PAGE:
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World in Crisis, Part II

In the previous post, we summed up the latest on this complex global crisis pattern that began in late February.  The Ukraine crisis kicked it off, then the Malaysian jet disappearance made headlines for weeks.  The Korean ferry sunk, killing hundreds.  In the U.S. there were late winter storms, killer tornadoes, and a barrage of news stories of people "losing it" and shooting people.

It was discussed that with all of the angst and distress, globally, and within the U.S. that these events appeared to be of the type that signal the main event yet to come-- precursor events.  We expected the "disaster signal" (see 1st chart below) to stay above the line drawn near the bottom right of the chart and to at some point turn up.  Through all these weeks, this signal line has been churning away near the baseline, neither clearly going up toward a new set up, or falling down in release.  It has been a difficult time of transition for many, yet the big impact for the U.S. has not yet appeared.

(click to enlarge)

While there is not yet a clear indication that the "grand finale" is imminent, there is a clue from social mood and the stock market that it is becoming quite close, likely within a few weeks away.  The chart below shows expected stock market movement derived from social mood (Google Hot Trends) versus actual stock market movement.  The two lines on this chart are usually pretty much in sink.  What this is telling us is two things: 1) The market trend is up, and in line to continue to new highs; and 2) The market is not able to go much higher than it currently is without first making a sharp drop down to at least the 1700-1750 area (the social mood signal dropped there in March, but the market didn't follow along-- it can't get away with that indefinitely).  In other words, an 8 to 10 percent correction is required for the market to continue much higher than where it is right now (S&P 1884).  If by chance, markets continue to eek out another 2 percent (1922-ish), the drop will need to be that much greater (10 to 12 percent).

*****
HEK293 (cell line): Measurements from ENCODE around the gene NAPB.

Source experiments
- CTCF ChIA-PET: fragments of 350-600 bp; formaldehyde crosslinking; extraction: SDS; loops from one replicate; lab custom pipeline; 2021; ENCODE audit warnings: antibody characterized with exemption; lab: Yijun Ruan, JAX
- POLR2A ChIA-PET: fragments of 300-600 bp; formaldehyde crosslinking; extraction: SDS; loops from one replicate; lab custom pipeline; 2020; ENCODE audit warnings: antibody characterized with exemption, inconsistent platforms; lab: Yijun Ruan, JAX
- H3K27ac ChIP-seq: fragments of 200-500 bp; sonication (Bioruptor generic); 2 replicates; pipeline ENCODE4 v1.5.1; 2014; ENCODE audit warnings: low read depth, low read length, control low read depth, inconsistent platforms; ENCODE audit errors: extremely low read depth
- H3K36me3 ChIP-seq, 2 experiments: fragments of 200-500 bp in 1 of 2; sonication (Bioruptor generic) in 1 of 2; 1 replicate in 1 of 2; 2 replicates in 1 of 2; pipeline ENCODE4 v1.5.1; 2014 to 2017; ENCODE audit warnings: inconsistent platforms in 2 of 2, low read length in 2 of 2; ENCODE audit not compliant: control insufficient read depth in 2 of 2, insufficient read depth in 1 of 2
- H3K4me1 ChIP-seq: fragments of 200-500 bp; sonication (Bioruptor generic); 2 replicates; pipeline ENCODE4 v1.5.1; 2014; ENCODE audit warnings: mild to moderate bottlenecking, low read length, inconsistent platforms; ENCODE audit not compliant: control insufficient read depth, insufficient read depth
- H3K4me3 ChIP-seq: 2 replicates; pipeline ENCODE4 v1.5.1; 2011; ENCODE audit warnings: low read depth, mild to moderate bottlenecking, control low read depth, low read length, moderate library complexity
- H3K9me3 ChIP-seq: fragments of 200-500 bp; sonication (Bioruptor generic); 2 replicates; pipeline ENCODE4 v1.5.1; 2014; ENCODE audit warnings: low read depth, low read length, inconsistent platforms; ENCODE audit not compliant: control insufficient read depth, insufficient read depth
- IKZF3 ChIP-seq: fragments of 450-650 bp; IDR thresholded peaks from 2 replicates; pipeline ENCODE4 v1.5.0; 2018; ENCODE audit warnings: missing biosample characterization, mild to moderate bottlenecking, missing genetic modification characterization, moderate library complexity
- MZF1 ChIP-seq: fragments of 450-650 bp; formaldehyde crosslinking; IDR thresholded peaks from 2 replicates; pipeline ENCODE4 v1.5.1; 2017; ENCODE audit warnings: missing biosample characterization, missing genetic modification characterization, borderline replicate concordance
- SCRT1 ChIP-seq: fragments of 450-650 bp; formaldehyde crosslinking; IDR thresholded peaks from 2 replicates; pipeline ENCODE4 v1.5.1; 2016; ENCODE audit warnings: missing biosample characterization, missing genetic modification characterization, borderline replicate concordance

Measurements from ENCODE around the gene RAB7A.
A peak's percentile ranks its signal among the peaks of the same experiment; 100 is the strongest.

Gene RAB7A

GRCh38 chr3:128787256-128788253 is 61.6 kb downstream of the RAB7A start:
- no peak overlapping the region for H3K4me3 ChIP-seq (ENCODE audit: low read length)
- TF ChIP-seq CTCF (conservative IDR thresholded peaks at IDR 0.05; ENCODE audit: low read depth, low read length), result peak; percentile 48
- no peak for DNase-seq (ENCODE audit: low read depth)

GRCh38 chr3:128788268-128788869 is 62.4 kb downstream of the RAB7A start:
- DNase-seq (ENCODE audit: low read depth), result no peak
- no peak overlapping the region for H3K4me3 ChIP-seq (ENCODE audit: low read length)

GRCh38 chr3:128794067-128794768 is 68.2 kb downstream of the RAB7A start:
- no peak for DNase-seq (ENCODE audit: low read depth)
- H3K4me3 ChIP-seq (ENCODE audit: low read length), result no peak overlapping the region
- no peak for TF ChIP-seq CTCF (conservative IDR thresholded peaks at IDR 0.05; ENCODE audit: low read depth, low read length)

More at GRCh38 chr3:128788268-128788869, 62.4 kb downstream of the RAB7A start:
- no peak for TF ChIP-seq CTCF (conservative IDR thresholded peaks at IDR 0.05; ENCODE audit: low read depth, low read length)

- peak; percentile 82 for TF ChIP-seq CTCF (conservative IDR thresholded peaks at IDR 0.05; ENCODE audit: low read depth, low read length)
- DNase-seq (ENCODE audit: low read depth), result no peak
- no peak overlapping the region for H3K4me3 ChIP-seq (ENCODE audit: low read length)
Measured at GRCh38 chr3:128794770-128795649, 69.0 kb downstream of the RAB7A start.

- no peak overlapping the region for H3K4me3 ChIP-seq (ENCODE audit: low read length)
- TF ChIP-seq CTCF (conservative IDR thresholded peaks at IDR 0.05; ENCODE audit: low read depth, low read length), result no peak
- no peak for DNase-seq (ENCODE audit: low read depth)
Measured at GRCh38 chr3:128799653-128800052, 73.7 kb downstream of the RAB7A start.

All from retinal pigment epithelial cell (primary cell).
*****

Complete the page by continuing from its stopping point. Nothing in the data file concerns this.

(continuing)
(click to enlarge)

According to Robert Prechter's research in Socionomics, the big events tend to come near market bottoms.  Tomorrow's daily mood signal is showing a dip.  Is this the beginning of the drop toward the 1700s?  Will tomorrow be the next step closer to this grand finale still a few weeks away (before the market returns to an uptrend)?  If not, we will keep watching for the next indicator.

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The above is an excerpt from the blog: Collective Mood, Global Events, and the Markets.

For more information on the MoodCompass Project, see http://moodcompass.com.

You can also like The MoodCompass Project on Facebook.

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